There was Mark, a math professor, who was the first customer I told what I did outside of work. One day we sat side-by-side on the train. I showed him a folder of poems I was working on, and he flipped through the pages while I scanned over a math problem of his I could barely decipher. He asked what I hoped to write next, and I pitched him a manuscript idea as we crossed the Charles River. Then we walked to the cafe, jaywalking whenever possible, as Mark talked about a poetry magazine his friend had subscribed him to for years and had I heard of it?
There was John, who recognized me one night at a club. We were halfway through a five hour party. Space was limited. Earlier in the night there had been room to really flaunt around and pose for your crush but now everyone danced in place, shoulder to shoulder. I was in that crowd of bodies when someone tapped me on the arm. “You work at that cafe don’t you?” he said. After that, we had something in common. When he came in we talked about music and where we liked to go dancing.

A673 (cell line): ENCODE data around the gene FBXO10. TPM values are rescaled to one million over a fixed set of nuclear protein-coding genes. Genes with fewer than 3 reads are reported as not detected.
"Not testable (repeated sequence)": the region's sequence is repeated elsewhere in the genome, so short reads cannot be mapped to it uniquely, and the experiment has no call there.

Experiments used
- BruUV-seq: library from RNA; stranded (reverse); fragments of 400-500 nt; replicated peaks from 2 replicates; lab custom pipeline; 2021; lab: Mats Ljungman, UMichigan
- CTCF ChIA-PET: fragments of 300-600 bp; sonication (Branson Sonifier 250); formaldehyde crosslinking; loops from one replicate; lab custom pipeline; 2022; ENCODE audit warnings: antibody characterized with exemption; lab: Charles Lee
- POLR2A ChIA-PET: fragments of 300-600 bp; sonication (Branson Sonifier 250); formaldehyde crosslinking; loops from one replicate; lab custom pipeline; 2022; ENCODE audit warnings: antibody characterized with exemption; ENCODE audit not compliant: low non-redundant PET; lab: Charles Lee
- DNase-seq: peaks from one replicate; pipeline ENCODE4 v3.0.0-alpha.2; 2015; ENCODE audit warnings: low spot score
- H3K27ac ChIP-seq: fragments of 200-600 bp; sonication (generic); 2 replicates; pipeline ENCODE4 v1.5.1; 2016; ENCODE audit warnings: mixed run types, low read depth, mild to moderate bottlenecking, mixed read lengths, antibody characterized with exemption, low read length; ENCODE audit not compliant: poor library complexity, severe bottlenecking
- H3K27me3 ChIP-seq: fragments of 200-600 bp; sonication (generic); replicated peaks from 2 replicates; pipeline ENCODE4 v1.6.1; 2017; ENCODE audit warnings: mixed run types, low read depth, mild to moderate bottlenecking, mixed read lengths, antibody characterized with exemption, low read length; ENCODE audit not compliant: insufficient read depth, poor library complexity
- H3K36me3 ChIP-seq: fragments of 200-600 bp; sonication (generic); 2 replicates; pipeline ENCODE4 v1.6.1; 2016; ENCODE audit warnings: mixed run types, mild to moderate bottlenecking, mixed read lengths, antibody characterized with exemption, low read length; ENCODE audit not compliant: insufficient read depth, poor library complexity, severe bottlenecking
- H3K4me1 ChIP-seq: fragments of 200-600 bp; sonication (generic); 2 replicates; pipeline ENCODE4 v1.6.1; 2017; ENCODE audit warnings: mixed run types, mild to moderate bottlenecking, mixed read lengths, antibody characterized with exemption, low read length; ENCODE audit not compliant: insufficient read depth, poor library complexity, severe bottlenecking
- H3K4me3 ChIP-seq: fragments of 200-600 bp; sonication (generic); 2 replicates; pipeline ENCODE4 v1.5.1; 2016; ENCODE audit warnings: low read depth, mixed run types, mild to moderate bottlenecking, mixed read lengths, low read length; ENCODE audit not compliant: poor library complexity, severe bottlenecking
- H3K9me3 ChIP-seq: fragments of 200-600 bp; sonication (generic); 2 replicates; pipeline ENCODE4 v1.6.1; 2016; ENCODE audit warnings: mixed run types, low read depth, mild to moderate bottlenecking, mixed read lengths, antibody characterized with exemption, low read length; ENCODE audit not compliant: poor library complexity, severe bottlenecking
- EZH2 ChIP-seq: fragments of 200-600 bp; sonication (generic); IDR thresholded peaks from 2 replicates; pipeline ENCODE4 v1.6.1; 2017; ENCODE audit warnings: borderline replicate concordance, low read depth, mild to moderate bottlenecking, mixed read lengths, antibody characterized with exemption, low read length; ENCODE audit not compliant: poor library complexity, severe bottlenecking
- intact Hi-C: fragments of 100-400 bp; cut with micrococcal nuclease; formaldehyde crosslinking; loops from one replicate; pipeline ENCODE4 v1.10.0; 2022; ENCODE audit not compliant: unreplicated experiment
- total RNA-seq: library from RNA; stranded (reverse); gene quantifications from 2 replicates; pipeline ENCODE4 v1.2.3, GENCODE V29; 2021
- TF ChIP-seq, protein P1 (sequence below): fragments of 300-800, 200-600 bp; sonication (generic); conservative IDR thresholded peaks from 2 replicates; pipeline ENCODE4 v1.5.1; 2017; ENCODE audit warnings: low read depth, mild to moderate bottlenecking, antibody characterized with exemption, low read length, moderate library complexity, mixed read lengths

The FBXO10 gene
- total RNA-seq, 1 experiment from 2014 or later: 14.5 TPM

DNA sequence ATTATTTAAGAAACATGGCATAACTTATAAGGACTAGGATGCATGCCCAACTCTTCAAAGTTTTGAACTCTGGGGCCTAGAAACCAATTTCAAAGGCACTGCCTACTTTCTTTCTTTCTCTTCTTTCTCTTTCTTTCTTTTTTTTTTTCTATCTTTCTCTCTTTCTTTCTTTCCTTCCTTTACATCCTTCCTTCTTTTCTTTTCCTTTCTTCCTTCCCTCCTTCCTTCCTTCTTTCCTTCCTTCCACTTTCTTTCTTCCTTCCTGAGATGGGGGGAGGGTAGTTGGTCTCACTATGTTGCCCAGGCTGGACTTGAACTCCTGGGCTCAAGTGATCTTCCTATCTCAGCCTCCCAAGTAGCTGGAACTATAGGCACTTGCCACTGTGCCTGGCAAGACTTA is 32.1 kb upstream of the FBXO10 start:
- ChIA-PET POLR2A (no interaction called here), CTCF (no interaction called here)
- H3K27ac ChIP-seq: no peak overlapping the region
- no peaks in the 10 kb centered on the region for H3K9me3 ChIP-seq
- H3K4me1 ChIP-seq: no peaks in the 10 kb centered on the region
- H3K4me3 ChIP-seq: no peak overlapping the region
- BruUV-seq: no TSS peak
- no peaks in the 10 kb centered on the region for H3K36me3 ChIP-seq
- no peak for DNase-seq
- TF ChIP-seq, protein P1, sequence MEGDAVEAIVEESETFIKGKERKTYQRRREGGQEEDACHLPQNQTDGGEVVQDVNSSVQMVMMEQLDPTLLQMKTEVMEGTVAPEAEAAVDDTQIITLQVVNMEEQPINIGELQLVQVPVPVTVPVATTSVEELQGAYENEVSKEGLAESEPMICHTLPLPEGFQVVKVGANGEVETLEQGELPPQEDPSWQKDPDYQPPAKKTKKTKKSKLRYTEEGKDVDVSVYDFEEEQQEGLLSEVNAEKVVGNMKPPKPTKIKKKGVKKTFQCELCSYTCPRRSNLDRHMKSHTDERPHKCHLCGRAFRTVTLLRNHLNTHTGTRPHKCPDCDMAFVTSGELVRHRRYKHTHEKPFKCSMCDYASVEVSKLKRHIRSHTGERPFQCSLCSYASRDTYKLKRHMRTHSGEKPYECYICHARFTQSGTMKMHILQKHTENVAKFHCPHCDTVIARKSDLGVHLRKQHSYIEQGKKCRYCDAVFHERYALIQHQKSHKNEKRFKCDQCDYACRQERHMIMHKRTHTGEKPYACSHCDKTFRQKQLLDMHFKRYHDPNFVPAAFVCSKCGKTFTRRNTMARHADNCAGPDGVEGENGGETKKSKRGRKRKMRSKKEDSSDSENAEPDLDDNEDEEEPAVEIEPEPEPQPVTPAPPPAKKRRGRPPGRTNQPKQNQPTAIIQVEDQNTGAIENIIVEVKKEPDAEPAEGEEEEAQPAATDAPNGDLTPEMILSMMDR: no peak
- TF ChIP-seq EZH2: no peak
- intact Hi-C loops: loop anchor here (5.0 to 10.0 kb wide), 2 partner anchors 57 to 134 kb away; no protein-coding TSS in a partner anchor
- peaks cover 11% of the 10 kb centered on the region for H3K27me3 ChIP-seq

There were others, too. I liked having this window into the lives of others because I was never quite the same person with anyone. It gave my everyday life a change of pace. Cafe work is all about maintaining a state of equilibrium: set up the space in the morning, wreak havoc, clean it up at the end of the night. Its rhythm, its repetition formed my context for thinking about how works gets done. I was in it all day and could have worked in my sleep. This poetics of labor, as I jokingly thought of it, grew from an imaginary text to a realized one, though it was never as easy to write it down as it had been to work through it. It was never a question of why. Always there was work, and more work to be done.
When I grew tired of thinking about work, I fantasized about the work I wanted to do instead of working, which was writing. Eventually, I found two questions of interest: What is the work one puts in before they are able to write at all? And how do we talk about, and therefore qualify, this work—this labor of not-writing?
Chee offers a lens for answering these questions by interrogating his experiences as a working writer. In addition to being a writer, Chee has been a bookseller, tarot reader, yoga teacher, cater-waiter, and director of a meal program for the homeless. Though it’s easy to prioritize author over any of these job titles, because author is what we know him as, Chee’s experiences do not allow us to forget what it often means to be in a position to write.